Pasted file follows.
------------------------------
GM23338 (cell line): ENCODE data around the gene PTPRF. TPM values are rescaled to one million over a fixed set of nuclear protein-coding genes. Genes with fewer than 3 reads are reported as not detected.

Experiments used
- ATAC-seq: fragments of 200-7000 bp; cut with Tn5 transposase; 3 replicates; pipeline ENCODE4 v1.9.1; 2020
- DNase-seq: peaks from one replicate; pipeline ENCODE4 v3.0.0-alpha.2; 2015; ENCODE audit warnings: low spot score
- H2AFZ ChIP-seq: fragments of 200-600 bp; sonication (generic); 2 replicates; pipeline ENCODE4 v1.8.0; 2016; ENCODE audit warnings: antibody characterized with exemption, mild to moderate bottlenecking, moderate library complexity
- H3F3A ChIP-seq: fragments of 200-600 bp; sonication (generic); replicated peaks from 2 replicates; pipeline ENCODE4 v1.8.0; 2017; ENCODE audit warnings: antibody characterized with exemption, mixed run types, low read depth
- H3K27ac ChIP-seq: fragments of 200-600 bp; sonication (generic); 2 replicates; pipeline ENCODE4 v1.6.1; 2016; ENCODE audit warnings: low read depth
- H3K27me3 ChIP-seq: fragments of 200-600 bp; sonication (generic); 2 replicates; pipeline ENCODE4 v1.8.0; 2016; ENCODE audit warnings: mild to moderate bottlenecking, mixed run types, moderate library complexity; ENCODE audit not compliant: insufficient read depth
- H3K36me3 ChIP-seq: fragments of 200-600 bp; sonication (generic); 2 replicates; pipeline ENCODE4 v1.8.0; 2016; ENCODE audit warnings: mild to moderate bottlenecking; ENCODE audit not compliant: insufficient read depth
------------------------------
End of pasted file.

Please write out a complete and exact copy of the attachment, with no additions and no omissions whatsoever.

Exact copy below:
GM23338 (cell line): ENCODE data around the gene PTPRF. TPM values are rescaled to one million over a fixed set of nuclear protein-coding genes. Genes with fewer than 3 reads are reported as not detected.

Experiments used
- ATAC-seq: fragments of 200-7000 bp; cut with Tn5 transposase; 3 replicates; pipeline ENCODE4 v1.9.1; 2020
- DNase-seq: peaks from one replicate; pipeline ENCODE4 v3.0.0-alpha.2; 2015; ENCODE audit warnings: low spot score
- H2AFZ ChIP-seq: fragments of 200-600 bp; sonication (generic); 2 replicates; pipeline ENCODE4 v1.8.0; 2016; ENCODE audit warnings: antibody characterized with exemption, mild to moderate bottlenecking, moderate library complexity
- H3F3A ChIP-seq: fragments of 200-600 bp; sonication (generic); replicated peaks from 2 replicates; pipeline ENCODE4 v1.8.0; 2017; ENCODE audit warnings: antibody characterized with exemption, mixed run types, low read depth
- H3K27ac ChIP-seq: fragments of 200-600 bp; sonication (generic); 2 replicates; pipeline ENCODE4 v1.6.1; 2016; ENCODE audit warnings: low read depth
- H3K27me3 ChIP-seq: fragments of 200-600 bp; sonication (generic); 2 replicates; pipeline ENCODE4 v1.8.0; 2016; ENCODE audit warnings: mild to moderate bottlenecking, mixed run types, moderate library complexity; ENCODE audit not compliant: insufficient read depth
- H3K36me3 ChIP-seq: fragments of 200-600 bp; sonication (generic); 2 replicates; pipeline ENCODE4 v1.8.0; 2016; ENCODE audit warnings: mild to moderate bottlenecking; ENCODE audit not compliant: insufficient read depth